Both romance and anti-romance hold connotations of triviality and low-brow culture, reducing women to simplistic figures in which to indulge. Yet, for all their critical analyses, it seems inconclusive as to which genre is more sexist. This question may be addressed with reference to authorial intent, but, as Edward Said claims, ‘the reader is a full participant in the production of meaning, being obliged as a moral thing to act, to produce some sense’, indicating that both genres operate ideologically only to the extent to which the reader interpolates it. This essay will examine the theory that such readings of sexism depend on how the novels are received, using the idea of ethnographic consideration in order to study this. I will be dividing reception of these genres into the passive pleasure readers and the ironic or critical readers.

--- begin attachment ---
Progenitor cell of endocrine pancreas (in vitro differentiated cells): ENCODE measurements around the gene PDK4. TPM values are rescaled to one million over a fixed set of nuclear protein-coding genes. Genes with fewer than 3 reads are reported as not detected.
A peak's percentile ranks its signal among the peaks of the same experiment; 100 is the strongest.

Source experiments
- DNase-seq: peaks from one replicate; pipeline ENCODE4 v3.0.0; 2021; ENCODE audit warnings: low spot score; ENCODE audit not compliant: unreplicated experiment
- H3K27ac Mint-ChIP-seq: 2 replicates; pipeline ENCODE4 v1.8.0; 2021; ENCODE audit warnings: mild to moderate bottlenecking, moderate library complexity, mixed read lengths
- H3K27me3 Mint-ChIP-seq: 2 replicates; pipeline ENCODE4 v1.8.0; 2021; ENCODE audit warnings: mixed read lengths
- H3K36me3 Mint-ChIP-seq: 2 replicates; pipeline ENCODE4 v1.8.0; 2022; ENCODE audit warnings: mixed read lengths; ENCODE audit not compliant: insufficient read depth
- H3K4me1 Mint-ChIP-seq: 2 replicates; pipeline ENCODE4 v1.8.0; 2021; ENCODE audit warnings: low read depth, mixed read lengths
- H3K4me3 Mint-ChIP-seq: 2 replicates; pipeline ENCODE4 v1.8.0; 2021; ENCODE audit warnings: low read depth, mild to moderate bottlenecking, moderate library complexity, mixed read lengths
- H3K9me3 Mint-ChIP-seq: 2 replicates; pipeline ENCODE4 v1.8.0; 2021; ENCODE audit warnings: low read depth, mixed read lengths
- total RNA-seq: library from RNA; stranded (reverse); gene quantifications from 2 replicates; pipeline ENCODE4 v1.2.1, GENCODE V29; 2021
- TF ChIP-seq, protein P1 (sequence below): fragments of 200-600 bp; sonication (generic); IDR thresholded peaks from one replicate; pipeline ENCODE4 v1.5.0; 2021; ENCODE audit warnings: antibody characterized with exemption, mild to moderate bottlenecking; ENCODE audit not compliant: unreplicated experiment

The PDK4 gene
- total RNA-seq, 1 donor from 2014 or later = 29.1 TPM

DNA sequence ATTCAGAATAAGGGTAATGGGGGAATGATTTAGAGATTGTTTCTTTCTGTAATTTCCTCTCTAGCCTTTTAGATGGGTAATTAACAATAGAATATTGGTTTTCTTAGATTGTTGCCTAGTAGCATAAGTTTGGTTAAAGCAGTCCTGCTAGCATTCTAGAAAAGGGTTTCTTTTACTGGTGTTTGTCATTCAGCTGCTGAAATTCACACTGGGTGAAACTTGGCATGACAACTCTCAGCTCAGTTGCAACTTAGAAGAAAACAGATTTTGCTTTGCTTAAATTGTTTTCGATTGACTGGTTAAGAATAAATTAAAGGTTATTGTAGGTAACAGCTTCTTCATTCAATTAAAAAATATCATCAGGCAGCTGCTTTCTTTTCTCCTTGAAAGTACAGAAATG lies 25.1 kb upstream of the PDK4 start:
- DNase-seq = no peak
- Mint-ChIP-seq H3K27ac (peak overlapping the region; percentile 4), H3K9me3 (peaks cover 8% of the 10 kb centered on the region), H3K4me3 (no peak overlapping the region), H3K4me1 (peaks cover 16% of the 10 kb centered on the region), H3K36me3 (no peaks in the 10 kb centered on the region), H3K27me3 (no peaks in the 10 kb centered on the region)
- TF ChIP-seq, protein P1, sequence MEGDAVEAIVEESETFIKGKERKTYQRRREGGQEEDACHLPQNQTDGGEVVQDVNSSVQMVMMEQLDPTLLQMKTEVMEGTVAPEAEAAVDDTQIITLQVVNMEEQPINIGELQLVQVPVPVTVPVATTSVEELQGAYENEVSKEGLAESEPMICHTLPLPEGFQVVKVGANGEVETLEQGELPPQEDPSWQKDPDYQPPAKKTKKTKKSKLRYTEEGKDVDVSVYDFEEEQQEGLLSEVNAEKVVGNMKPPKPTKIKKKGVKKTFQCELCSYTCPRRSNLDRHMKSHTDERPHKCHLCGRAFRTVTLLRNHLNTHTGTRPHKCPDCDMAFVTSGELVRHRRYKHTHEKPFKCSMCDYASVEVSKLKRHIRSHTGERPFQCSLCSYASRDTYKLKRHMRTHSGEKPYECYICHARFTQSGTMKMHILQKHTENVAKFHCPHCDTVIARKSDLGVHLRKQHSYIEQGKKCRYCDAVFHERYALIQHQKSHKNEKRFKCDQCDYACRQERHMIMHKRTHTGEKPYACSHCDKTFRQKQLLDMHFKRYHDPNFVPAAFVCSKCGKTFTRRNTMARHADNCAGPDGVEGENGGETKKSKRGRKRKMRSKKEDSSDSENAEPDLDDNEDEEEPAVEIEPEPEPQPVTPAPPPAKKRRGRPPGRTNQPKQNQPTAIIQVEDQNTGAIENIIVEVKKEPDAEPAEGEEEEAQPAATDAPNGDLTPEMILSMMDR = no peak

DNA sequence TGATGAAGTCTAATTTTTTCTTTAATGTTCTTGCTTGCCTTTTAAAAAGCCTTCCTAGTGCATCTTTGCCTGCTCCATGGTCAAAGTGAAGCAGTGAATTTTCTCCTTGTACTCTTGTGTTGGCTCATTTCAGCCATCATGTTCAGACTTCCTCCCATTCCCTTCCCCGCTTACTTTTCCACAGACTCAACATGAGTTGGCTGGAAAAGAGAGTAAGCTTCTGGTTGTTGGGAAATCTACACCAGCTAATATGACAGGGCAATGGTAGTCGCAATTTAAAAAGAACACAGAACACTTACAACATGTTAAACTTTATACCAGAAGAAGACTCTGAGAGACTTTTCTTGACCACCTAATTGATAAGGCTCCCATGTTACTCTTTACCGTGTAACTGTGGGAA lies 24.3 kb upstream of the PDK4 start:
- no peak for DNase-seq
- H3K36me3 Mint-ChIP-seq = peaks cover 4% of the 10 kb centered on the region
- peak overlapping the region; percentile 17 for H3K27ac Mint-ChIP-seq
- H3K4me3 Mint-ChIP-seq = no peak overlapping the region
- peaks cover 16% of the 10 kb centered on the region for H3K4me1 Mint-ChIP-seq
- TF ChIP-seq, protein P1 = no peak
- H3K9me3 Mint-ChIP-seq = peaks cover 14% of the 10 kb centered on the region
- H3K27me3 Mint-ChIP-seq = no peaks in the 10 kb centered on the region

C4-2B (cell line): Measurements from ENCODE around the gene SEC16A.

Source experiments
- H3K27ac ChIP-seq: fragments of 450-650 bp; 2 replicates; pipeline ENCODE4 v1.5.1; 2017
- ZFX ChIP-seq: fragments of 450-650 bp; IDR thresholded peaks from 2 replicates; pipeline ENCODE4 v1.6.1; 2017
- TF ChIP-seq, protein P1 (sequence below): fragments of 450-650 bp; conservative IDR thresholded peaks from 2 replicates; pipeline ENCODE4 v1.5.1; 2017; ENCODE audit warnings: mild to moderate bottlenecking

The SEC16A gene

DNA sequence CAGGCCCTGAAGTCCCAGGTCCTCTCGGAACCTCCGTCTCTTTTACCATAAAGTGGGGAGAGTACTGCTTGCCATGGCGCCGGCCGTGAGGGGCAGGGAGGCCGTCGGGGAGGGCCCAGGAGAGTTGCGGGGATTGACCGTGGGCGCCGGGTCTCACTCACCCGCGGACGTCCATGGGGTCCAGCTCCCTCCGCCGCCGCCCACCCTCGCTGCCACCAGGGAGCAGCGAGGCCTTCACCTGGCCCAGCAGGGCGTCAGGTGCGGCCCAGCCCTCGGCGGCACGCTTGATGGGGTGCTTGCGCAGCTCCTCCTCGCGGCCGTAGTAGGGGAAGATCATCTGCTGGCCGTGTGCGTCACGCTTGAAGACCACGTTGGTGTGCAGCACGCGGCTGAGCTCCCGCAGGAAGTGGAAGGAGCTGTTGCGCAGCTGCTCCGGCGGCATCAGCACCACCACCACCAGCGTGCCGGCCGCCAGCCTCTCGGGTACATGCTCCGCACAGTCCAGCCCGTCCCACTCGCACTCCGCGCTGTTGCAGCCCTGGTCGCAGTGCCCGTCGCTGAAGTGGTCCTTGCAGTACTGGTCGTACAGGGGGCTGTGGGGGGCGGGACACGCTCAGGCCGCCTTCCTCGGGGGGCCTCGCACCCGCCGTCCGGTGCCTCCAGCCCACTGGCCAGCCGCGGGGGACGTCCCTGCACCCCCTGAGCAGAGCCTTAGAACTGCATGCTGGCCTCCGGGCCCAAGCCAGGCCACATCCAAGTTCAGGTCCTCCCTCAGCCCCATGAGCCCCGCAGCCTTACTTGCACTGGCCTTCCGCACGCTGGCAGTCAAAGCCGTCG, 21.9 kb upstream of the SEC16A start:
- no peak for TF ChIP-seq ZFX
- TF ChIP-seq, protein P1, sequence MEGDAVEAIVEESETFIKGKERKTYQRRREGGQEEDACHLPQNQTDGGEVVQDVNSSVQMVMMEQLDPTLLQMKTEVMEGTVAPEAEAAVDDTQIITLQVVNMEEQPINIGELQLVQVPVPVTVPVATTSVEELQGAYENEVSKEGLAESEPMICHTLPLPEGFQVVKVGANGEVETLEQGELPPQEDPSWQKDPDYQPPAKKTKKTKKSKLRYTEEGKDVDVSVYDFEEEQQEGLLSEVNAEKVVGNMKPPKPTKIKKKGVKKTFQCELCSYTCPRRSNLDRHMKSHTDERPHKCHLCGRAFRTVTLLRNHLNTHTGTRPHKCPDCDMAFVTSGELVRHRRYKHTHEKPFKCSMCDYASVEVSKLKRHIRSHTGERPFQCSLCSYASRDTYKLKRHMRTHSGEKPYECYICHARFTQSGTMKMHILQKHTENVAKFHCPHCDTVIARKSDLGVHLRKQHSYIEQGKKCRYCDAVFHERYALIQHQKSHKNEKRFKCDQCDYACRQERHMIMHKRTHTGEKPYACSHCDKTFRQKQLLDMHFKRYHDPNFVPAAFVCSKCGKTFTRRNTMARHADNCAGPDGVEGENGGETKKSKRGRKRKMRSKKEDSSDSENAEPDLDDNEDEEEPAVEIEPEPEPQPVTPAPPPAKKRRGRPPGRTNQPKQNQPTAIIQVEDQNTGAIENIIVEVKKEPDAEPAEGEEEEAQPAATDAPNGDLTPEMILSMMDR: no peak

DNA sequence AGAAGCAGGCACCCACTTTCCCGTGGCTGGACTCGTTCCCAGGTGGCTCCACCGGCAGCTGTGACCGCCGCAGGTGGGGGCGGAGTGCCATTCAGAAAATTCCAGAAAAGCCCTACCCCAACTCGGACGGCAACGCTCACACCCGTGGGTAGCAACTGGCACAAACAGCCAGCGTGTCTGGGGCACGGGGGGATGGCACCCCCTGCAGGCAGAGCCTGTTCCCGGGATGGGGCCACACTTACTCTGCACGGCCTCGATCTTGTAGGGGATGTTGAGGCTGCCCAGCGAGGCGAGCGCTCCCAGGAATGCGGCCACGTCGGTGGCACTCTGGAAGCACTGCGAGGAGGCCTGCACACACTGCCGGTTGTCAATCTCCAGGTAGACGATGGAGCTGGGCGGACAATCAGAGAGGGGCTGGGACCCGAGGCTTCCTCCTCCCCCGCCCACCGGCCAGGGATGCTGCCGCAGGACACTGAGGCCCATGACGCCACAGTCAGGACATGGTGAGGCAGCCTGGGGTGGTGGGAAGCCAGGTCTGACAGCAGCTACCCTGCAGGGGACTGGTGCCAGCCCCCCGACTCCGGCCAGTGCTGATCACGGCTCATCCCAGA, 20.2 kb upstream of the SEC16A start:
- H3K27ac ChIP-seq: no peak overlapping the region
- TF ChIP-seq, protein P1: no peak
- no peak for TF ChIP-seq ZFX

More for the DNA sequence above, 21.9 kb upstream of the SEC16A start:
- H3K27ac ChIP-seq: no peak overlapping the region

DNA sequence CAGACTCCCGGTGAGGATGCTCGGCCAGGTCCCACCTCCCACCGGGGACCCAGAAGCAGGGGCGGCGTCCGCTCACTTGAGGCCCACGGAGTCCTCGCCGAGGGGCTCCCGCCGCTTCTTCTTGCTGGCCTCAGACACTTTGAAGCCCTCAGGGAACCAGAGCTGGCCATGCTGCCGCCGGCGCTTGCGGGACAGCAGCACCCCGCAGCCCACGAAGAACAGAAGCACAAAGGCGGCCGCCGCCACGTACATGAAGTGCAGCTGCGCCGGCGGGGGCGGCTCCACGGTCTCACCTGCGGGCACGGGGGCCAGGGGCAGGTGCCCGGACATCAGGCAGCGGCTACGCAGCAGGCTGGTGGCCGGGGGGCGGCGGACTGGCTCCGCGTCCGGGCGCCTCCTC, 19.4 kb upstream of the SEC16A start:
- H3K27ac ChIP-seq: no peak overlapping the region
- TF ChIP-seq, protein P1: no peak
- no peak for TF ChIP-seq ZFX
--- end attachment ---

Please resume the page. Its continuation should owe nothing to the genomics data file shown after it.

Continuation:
Spellbound and The Stud exemplify the varied potential readings of the two genres. Both are primarily intended for fast-paced consumption by a mass audience, and are what Snitow describes as ‘easy to read pablum’. Certainly, today’s commodity culture has produced a certain depthlessness, reflecting Adorno and Horkheimer’s theory of the culture industry churning out pseudo-individualised commodities to be consumed passively in leisure time. Romances are more obviously liable to be condemned by feminist criticism due to their female characters relying on men for fulfilment. Spellbound in particular may be thus condemned due to its references to the medieval era- an almost nostalgic allusion to a patriarchal period in which women had a stricter, more subservient role in romantic relationships. However, this essay will investigate the argument that anti-romance, despite its supposedly empowering message to women, is also sexist in its representation of how its women gain and maintain such power.